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Animals 2018, 8(8), 142; https://doi.org/10.3390/ani8080142

Toxicity and Pharmacokinetic Studies of Lidocaine and Its Active Metabolite, Monoethylglycinexylidide, in Goat Kids

School of Veterinary Science, Massey University, Tennent Drive, Palmerston North 4442, New Zealand
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Received: 17 June 2018 / Revised: 13 August 2018 / Accepted: 18 August 2018 / Published: 20 August 2018
(This article belongs to the Section Farm Animals)
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Simple Summary

Disbudding is becoming a routine husbandry procedure in goat farms even though it is a painful procedure without appropriate pain relief. One of the ways to alleviate or minimize the pain associated with disbudding is by using local anesthetics like lidocaine hydrochloride. However, lidocaine hydrochloride has been reported to be toxic in goat kids and there is some data regarding the doses that produce toxicity in goat kids. Therefore, the research team studied the toxicity and pharmacokinetics of lidocaine hydrochloride in goat kids to recommend a safe dose for disbudding.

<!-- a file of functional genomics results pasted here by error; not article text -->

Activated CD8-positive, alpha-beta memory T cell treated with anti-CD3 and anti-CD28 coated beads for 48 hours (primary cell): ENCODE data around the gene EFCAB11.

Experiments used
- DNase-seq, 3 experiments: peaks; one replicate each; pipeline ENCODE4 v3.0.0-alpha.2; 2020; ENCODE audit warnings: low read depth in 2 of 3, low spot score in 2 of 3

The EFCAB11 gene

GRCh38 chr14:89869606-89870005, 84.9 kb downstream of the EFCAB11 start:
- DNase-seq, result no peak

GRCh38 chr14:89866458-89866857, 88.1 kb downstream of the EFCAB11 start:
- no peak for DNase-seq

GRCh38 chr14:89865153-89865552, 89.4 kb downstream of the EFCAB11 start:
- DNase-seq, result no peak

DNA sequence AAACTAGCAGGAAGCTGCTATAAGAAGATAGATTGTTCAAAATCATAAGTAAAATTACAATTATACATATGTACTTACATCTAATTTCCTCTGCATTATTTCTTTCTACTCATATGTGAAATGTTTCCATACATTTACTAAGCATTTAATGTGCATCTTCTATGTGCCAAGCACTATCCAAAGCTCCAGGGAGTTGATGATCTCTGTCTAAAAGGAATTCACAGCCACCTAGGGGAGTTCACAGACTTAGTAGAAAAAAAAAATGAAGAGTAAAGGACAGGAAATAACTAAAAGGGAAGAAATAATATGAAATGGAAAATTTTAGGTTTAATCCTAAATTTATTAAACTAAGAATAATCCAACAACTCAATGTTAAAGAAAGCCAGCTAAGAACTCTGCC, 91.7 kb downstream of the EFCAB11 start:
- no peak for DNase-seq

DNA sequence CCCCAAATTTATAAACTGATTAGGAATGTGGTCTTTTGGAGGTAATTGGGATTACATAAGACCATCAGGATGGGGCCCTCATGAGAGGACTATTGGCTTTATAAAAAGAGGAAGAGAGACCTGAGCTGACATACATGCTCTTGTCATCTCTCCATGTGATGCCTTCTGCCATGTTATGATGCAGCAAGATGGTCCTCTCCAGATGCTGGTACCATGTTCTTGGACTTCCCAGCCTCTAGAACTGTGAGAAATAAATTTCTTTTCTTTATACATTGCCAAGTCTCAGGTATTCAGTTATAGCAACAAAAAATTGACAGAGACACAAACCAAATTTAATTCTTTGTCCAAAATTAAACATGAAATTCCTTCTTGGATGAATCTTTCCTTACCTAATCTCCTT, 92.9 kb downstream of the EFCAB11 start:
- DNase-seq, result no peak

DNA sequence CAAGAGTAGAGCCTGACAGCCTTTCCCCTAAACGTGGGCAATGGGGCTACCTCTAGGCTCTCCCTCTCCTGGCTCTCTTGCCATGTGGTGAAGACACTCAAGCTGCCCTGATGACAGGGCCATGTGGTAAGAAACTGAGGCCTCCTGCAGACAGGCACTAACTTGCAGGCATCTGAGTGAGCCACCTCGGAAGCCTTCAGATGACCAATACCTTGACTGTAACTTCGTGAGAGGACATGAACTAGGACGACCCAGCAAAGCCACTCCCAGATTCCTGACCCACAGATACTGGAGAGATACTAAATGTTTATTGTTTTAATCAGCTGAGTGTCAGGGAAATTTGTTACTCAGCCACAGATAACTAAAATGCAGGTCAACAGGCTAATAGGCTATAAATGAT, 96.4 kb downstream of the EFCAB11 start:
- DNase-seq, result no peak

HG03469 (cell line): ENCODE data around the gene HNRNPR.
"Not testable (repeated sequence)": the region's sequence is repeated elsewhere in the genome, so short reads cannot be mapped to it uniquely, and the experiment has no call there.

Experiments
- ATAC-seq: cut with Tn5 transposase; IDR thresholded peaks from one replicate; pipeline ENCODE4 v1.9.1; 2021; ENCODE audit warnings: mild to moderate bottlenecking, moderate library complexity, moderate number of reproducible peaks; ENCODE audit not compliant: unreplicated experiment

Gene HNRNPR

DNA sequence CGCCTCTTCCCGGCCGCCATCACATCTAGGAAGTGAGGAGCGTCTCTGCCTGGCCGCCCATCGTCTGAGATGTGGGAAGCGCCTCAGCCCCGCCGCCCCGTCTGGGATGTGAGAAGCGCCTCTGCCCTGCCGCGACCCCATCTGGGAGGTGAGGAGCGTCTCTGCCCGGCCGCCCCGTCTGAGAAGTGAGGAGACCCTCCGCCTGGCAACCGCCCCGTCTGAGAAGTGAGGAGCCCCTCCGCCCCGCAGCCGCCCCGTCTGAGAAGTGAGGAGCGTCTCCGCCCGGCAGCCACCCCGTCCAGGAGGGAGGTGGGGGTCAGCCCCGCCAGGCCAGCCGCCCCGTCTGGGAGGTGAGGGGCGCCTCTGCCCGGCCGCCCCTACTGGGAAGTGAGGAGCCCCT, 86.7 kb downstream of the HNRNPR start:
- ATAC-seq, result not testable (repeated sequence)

Abstract

This study determined the convulsant plasma concentrations and pharmacokinetic parameters following cornual nerve block and compared the results to recommend a safe dose of lidocaine hydrochloride for goat kids. The plasma concentrations of lidocaine and monoethylglycinexylidide (MGX) were quantified using liquid chromatography-mass spectrometry. A total dose of 7 mg/kg body weight (BW) was tolerated and should therefore be safe for local and regional anesthesia in goat kids. The mean plasma concentration and mean total dose that produced convulsions in goat kids were 13.59 ± 2.34 µg/mL and 12.31 ± 1.42 mg/kg BW (mean ± S.D.), respectively. The absorption of lidocaine following subcutaneous administration was rapid with Cmax and Tmax of 2.12 ± 0.81 µg/mL and 0.33 ± 0.11 h, respectively. The elimination half-lives (t½λz) of lidocaine hydrochloride and MGX were 1.71 ± 0.51 h and 3.19 ± 1.21 h, respectively. Injection of 1% lidocaine hydrochloride (0.5 mL/site) was safe and effective in blocking the nerves supplying horn buds in goat kids. View Full-Text
Keywords: disbudding; goat kids; lidocaine hydrochloride; toxicity; pharmacokinetics disbudding; goat kids; lidocaine hydrochloride; toxicity; pharmacokinetics
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Venkatachalam, D.; Chambers, P.; Kongara, K.; Singh, P. Toxicity and Pharmacokinetic Studies of Lidocaine and Its Active Metabolite, Monoethylglycinexylidide, in Goat Kids. Animals 2018, 8, 142.

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